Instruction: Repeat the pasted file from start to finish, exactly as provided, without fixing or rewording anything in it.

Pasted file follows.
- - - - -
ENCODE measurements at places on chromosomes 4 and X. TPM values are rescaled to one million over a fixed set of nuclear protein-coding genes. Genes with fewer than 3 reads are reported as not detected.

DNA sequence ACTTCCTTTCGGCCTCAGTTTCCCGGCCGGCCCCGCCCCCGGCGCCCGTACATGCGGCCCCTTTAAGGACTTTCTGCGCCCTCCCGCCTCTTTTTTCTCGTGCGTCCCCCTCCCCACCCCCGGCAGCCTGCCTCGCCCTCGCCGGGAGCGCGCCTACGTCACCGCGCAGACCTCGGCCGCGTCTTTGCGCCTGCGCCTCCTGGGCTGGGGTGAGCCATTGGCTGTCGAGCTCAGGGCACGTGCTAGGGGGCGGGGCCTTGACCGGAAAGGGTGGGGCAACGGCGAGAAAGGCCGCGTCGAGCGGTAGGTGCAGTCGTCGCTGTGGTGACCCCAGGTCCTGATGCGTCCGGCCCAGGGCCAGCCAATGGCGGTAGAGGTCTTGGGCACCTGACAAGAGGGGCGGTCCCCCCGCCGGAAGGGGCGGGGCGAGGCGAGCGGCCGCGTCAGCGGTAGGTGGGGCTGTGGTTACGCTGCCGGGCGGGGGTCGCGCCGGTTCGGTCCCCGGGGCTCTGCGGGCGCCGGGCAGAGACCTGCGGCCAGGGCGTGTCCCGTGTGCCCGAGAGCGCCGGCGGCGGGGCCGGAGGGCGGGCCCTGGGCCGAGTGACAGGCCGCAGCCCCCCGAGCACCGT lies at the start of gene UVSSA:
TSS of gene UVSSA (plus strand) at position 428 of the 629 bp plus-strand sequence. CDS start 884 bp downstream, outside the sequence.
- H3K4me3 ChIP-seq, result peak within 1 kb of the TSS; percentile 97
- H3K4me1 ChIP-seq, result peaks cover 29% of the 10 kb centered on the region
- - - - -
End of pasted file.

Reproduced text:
ENCODE measurements at places on chromosomes 4 and X. TPM values are rescaled to one million over a fixed set of nuclear protein-coding genes. Genes with fewer than 3 reads are reported as not detected.

DNA sequence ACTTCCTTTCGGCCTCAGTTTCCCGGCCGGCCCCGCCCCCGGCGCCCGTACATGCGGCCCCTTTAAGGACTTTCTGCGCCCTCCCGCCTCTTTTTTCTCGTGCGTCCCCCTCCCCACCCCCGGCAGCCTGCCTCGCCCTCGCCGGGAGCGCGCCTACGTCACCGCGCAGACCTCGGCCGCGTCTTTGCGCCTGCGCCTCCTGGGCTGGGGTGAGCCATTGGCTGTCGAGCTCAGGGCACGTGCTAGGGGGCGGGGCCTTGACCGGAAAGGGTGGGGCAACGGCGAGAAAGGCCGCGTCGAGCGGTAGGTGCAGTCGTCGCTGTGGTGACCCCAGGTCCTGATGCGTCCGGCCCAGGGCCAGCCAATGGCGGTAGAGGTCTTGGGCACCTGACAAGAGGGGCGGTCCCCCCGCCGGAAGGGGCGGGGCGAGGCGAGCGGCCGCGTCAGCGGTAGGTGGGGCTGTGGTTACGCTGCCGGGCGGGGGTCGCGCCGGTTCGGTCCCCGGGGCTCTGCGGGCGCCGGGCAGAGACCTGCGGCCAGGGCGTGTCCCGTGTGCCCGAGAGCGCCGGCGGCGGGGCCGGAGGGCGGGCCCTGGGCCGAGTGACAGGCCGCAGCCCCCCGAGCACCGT lies at the start of gene UVSSA:
TSS of gene UVSSA (plus strand) at position 428 of the 629 bp plus-strand sequence. CDS start 884 bp downstream, outside the sequence.
- H3K4me3 ChIP-seq, result peak within 1 kb of the TSS; percentile 97
- H3K4me1 ChIP-seq, result peaks cover 29% of the 10 kb centered on the region